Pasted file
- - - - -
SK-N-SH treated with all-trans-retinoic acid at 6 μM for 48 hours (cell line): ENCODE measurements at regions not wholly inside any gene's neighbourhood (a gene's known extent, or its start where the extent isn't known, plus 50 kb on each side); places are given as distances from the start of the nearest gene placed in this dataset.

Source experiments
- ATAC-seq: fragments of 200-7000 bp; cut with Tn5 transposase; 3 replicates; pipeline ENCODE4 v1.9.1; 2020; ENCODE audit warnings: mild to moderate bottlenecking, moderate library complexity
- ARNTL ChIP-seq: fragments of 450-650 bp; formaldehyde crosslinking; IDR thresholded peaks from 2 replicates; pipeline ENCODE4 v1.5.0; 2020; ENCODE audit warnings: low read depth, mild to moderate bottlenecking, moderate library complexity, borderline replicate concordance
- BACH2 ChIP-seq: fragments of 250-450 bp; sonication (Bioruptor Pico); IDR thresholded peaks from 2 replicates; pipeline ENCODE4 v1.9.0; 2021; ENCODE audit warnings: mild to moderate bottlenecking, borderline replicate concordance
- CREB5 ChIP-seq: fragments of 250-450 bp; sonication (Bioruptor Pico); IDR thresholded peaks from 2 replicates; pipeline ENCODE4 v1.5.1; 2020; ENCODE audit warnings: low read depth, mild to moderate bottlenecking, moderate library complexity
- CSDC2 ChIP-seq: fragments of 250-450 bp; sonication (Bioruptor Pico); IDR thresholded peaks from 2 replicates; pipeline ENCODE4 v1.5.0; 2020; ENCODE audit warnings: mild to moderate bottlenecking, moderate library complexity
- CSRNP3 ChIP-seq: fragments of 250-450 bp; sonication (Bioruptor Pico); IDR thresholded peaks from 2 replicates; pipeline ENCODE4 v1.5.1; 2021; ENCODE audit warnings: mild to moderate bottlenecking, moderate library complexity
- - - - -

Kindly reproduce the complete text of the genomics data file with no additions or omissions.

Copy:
SK-N-SH treated with all-trans-retinoic acid at 6 μM for 48 hours (cell line): ENCODE measurements at regions not wholly inside any gene's neighbourhood (a gene's known extent, or its start where the extent isn't known, plus 50 kb on each side); places are given as distances from the start of the nearest gene placed in this dataset.

Source experiments
- ATAC-seq: fragments of 200-7000 bp; cut with Tn5 transposase; 3 replicates; pipeline ENCODE4 v1.9.1; 2020; ENCODE audit warnings: mild to moderate bottlenecking, moderate library complexity
- ARNTL ChIP-seq: fragments of 450-650 bp; formaldehyde crosslinking; IDR thresholded peaks from 2 replicates; pipeline ENCODE4 v1.5.0; 2020; ENCODE audit warnings: low read depth, mild to moderate bottlenecking, moderate library complexity, borderline replicate concordance
- BACH2 ChIP-seq: fragments of 250-450 bp; sonication (Bioruptor Pico); IDR thresholded peaks from 2 replicates; pipeline ENCODE4 v1.9.0; 2021; ENCODE audit warnings: mild to moderate bottlenecking, borderline replicate concordance
- CREB5 ChIP-seq: fragments of 250-450 bp; sonication (Bioruptor Pico); IDR thresholded peaks from 2 replicates; pipeline ENCODE4 v1.5.1; 2020; ENCODE audit warnings: low read depth, mild to moderate bottlenecking, moderate library complexity
- CSDC2 ChIP-seq: fragments of 250-450 bp; sonication (Bioruptor Pico); IDR thresholded peaks from 2 replicates; pipeline ENCODE4 v1.5.0; 2020; ENCODE audit warnings: mild to moderate bottlenecking, moderate library complexity
- CSRNP3 ChIP-seq: fragments of 250-450 bp; sonication (Bioruptor Pico); IDR thresholded peaks from 2 replicates; pipeline ENCODE4 v1.5.1; 2021; ENCODE audit warnings: mild to moderate bottlenecking, moderate library complexity